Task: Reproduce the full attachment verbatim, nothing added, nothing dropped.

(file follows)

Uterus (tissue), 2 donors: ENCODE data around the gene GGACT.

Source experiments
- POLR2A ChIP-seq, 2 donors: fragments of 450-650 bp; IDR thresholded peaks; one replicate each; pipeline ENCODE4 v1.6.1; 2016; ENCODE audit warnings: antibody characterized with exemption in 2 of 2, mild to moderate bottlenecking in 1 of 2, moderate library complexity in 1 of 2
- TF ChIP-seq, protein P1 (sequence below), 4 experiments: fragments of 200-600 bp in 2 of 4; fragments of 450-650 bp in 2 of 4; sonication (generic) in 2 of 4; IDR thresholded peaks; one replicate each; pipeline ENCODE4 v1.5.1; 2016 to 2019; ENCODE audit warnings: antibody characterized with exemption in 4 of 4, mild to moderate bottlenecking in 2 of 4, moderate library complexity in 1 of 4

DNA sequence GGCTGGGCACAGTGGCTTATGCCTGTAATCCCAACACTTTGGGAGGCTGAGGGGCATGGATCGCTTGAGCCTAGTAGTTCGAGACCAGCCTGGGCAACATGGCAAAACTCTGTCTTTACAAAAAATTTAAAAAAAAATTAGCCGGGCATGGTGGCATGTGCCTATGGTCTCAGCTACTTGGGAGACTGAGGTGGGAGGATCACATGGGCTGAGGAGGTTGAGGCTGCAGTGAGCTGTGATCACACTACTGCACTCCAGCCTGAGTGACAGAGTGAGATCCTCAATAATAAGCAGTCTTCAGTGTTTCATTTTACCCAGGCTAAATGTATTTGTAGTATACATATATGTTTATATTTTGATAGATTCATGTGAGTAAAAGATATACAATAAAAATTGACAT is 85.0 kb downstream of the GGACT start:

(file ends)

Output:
Uterus (tissue), 2 donors: ENCODE data around the gene GGACT.

Source experiments
- POLR2A ChIP-seq, 2 donors: fragments of 450-650 bp; IDR thresholded peaks; one replicate each; pipeline ENCODE4 v1.6.1; 2016; ENCODE audit warnings: antibody characterized with exemption in 2 of 2, mild to moderate bottlenecking in 1 of 2, moderate library complexity in 1 of 2
- TF ChIP-seq, protein P1 (sequence below), 4 experiments: fragments of 200-600 bp in 2 of 4; fragments of 450-650 bp in 2 of 4; sonication (generic) in 2 of 4; IDR thresholded peaks; one replicate each; pipeline ENCODE4 v1.5.1; 2016 to 2019; ENCODE audit warnings: antibody characterized with exemption in 4 of 4, mild to moderate bottlenecking in 2 of 4, moderate library complexity in 1 of 4

DNA sequence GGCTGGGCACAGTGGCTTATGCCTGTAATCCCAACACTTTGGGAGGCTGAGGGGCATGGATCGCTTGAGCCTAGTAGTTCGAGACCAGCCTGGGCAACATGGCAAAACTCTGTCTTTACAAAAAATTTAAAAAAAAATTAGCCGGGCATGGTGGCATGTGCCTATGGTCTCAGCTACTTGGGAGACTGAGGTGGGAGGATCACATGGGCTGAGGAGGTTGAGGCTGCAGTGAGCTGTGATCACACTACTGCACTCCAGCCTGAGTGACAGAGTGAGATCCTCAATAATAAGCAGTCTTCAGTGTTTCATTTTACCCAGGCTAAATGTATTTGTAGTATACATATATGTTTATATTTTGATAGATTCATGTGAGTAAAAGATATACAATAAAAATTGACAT is 85.0 kb downstream of the GGACT start: